The metrics described on this page are from an example model for a high school common space in the Pacific Northwest.
We use international weather files that most closely match a project’s location to generate results.
The project uses Kalwall unit skylights as well as a vision glass wall. The power of daylight modeling allows the design team to see where direct sunlight through glass is an issue that needs to be addressed.
Useful Daylight Illuminance (UDI)
An annual illuminance metric that describes multiple categories of ‘usable’ lux levels in a space, reporting a percentage of floor area that falls within a specified illuminance range for 50% of the time.
Daylight illuminance levels <100 lux are generally insufficient for most tasks. 100–300 lux is considered sufficient, but may require artificial lighting for some tasks. 300–3000 lux is considered a desirable lighting level in most cases. Illuminance levels of >3000 lux are generally not usable, as this is likely to produce visual and thermal discomfort.
Spatial Daylight Autonomy (sDA)
A measure of annual daylight sufficient for a given area, reporting a percentage of floor area that exceeds a specified illuminance level (e.g., 300 lux) for a defined analysis period (10 hours/day, 365 days/year).
For LEED® projects, scoring varies by building type; higher scores equals more credits.
sDA300/50% (300 lux for 50% of annual hours)
40% = 1 credit
55% = 2 credits
75% = 3 credits
Annual Sunlight Exposure (ASE)
A measurement to help limit excessive sunlight in a space. Defined as the percent of a space in which direct sun exposure exceeds a pre-defined threshold (e.g., 1000 lux) for some quantity of hours (e.g., 250 hours) in a year. Although not technically a glare metric (see DGP below), ASE values can be used as a guide to identify potential sources of glare and solar heat gain. ASE is used in conjunction with sDA to determine LEED credits per the Illuminating Engineering Society’s Lighting Measurement 83 (LM-83), Approved Method: IES Spatial Daylight Autonomy (sDA) and Annual Sunlight Exposure (ASE).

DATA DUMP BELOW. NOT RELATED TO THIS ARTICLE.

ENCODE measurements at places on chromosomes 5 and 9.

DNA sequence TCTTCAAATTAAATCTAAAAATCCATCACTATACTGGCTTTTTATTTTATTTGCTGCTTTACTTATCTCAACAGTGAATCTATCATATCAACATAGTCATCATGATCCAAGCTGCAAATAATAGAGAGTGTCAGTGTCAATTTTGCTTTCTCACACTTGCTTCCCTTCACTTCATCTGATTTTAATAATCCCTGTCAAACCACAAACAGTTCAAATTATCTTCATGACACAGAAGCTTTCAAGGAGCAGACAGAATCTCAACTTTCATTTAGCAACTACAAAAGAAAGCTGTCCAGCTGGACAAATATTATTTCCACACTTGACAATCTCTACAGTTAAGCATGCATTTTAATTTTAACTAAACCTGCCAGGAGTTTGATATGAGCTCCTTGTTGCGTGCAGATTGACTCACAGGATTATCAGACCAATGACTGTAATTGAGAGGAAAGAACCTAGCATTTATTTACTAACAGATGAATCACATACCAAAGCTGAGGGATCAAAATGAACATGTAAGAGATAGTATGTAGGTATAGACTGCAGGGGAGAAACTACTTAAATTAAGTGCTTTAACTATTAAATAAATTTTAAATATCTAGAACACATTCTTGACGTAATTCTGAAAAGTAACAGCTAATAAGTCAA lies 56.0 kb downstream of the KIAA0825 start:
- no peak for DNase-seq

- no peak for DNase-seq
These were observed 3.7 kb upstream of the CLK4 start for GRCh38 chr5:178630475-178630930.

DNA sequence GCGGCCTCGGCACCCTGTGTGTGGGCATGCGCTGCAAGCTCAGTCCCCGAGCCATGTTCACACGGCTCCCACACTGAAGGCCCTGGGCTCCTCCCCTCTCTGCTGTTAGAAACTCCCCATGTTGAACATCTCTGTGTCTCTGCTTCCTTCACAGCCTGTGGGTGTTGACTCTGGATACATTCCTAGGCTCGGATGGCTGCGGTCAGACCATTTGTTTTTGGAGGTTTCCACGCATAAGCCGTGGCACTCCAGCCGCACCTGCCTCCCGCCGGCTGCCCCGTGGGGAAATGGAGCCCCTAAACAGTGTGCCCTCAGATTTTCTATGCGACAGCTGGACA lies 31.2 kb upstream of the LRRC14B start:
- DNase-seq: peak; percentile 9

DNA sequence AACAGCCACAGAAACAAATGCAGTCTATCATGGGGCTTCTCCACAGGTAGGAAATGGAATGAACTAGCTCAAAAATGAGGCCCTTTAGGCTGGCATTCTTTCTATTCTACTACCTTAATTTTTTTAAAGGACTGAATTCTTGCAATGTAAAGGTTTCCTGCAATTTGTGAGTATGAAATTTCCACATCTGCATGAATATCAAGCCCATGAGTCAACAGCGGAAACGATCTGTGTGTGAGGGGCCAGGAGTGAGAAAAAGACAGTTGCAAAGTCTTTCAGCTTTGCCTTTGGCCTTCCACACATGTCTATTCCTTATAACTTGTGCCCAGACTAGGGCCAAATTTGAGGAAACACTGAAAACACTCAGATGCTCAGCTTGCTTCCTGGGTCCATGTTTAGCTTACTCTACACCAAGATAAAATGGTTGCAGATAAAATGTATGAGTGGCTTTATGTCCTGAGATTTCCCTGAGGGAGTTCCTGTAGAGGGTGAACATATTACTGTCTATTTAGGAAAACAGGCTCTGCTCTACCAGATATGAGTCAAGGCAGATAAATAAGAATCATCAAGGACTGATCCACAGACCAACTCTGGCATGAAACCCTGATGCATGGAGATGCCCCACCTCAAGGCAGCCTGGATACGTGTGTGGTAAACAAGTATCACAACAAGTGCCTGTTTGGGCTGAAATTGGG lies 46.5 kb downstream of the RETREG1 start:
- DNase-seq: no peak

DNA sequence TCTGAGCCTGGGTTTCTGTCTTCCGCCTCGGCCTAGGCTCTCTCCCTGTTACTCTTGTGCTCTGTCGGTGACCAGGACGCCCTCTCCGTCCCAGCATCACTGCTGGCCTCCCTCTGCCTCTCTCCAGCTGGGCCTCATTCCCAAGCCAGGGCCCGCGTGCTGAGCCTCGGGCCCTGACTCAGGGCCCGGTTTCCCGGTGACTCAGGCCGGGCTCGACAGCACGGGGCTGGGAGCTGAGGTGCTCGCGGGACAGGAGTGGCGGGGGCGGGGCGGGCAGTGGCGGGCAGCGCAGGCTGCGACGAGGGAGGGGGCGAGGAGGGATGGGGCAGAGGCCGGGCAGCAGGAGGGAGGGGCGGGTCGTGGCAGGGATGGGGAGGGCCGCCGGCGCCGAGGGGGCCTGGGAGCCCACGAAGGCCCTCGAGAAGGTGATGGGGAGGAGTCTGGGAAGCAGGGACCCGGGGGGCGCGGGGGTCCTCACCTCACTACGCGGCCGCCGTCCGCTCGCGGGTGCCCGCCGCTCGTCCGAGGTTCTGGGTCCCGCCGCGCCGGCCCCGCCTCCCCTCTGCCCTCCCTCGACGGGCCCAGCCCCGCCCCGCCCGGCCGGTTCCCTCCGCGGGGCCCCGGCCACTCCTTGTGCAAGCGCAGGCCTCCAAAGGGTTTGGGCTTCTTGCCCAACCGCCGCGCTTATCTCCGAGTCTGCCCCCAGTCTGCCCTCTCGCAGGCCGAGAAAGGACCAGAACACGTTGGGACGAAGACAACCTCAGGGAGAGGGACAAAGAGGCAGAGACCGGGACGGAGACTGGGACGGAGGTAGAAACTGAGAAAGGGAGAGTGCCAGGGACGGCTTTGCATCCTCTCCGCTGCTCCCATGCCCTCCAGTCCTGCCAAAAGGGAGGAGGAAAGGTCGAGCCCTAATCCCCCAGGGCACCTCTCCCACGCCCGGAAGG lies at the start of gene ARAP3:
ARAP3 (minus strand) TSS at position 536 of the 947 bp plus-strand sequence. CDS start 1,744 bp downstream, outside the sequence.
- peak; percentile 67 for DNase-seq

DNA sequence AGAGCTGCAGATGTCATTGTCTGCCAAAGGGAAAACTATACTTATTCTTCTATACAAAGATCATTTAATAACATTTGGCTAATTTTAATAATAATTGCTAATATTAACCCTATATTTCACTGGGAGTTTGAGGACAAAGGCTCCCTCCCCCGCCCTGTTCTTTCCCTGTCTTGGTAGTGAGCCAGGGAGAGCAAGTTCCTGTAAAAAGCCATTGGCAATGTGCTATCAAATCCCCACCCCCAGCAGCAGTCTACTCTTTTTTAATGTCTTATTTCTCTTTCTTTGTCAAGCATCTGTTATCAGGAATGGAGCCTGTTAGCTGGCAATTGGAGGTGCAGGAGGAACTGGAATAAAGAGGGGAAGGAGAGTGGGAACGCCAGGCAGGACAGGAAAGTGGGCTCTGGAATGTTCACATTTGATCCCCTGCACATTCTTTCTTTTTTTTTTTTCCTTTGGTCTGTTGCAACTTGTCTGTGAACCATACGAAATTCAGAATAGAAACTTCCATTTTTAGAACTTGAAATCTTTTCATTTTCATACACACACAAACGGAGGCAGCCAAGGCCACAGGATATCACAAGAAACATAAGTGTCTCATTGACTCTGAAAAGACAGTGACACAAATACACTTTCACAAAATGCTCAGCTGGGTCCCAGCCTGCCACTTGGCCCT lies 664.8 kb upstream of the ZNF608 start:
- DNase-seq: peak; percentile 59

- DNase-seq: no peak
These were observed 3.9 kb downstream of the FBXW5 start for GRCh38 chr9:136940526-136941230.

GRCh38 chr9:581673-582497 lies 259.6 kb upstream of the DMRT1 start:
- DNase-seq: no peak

ASE is not an issue when using translucent materials. However, transparent materials are problematic due to direct sunlight.
For LEED projects, ASE1000, 250h (1000 lux for 250 hours) for 10% of the space.
If ASE is > 10%, glare conditions must be addressed, or FAIL score for all LEED daylighting credits.
Radiance | Point-In-Time Illuminance
Point-In-Time Radiance Simulation – A metric that looks at specific light levels at a set day and time using localized sky conditions to review lighting design and glare.
Illuminance – The quantity of light emitted by a source that falls on a surface. Illuminance is measured in lux (lumens per m2) or footcandles (lumens per ft2). Results shown in Lux (1 fc = 10.76 lux).
Visual Daylight Glare Probability (DGP)
Helps to identify potential problem areas where glare is a concern and where visual acuity is critical; used for analysis in work/study areas.
Equivalent Melanopic Lux (EML) | Circadian Lighting
The metric for measuring biological effects of light on humans, used in the WELL v2 Standard.
150 EML or 120 EML + Lighting = 1 point
240 EML or 180 EML + Lighting = 3 points
Putting the Metrics to Work
When modeling for your project, the Kalwall team can work with you on product selection and optimization to achieve your daylighting objectives. Revisions of a daylight modeling report can be produced to explore design options.
Want to discuss a project?